Shaw uses language to separate the social classes in the play. Eliza is depicted to have a cockney accent, while Higgins and Pickering are freer in language which describes their high-class status. The middle class is seen to be negligent in teaching language to their children. Higgins state that The English has no respect for their language, and will not teach their children to speak it. They spell it so abnormally than no man can teach himself what it sounds like (Shaw & Ward, 1931).  In the ball, Eliza does not talk because of his bad accent. She is disguise because language is a critical factor that social classes are recognized. Eliza speech is, therefore, a disrespectful in British society because the judgment of the upper-class status is based on speech (Amkpa, 1999). That is why Pickering and Higgins treatment towards Eliza differed because they viewed the society in varying ways. People love her beauty, but she stands and operates like a statue with no words. Therefore, materials like clothing, people’s thoughts and behaviors, and the way of talking show differences in social classes (Amkpa, 1999). Shaw mocks the play by saying it is a love story in five acts that has no happy ending.

The reaction of Eliza after her transformation is not the same as that of her father Alfred Doolittle since they had different ways of rising into the higher class. Alfred is a common dustman, and he has better intellectual qualifications, however with some questionable moral standards. His character shows that vanity of philanthropy as he reflects how a man’s character is a reflection of and a consequence of his life.  This is where Alfred differ from Eliza since she becomes part of the higher class not based on his updated manner and speech but because of money (Livingston, 2003). Alfred becomes popular among the higher class individuals after being rejected that the middle class loathes him. Unlike Eliza who strives to remain in the middle class because of his excellent behavior, Alfred is promoted to the higher class.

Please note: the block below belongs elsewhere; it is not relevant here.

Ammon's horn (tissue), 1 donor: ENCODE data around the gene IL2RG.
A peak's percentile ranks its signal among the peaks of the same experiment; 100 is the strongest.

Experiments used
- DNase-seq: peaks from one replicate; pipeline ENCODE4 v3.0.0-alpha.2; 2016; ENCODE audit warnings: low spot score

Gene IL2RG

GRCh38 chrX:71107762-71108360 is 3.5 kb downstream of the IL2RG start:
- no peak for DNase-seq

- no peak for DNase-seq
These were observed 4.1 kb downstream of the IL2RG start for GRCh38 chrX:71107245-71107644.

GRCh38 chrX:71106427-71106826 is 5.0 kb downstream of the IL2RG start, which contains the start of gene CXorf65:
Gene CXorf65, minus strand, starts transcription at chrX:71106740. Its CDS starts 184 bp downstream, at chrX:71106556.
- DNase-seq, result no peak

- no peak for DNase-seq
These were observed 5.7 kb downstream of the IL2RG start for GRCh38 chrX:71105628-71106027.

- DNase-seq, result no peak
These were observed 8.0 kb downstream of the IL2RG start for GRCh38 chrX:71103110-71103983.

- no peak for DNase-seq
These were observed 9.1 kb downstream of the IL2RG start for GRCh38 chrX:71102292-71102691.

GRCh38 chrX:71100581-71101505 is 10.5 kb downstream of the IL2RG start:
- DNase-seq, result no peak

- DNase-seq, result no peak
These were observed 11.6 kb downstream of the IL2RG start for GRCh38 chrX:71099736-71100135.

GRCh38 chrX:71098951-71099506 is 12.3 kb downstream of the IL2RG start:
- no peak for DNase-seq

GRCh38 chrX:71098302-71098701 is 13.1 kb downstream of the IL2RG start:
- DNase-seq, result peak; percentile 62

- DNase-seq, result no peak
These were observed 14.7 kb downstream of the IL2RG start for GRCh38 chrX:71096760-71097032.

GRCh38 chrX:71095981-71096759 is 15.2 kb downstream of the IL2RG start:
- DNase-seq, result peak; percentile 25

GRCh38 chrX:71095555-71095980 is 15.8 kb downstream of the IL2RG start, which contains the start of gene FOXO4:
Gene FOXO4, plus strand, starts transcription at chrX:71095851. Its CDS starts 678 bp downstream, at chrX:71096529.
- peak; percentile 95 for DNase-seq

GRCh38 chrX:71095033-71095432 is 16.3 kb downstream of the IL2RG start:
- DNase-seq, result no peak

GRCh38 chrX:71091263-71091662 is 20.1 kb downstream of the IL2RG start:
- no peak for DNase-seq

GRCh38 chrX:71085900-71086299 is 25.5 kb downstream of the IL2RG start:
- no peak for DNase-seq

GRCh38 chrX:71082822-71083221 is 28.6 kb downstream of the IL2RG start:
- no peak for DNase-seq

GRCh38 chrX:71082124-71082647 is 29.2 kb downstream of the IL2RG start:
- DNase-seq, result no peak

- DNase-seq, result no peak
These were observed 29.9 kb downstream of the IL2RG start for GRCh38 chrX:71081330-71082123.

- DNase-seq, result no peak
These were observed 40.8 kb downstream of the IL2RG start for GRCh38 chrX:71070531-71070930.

In conclusion, Shaw is depicted to be critical the conforming classes in the society, especially the lower class and the upper class.  He uses the Eliza character to reflect the middle class because of her uncouthness because she wants to be good and not better. On the other hand, he uses Higgins as a high class with a bourgeoisie stand which is so indifferent, heartless and fearless. Although the role of Higgins is similar to that of Pickering, Pickering treats Eliza as an equal societal member. Eliza changes her ways and ventures into the professional world that forces her to act as a high class. Although Higgins finds fault with her, she careless and shows Higgins how brutal she can become. This sweeps Higgins off. Critiques consider that Shaw was close to accepting the social order in the society because he used this vulgarity of specific dialect to criticize the superficiality of both the lower class and the upper class. Therefore, Shaw’s status quo shows the criticism of social status as a unifying theme in the play Pygmalion.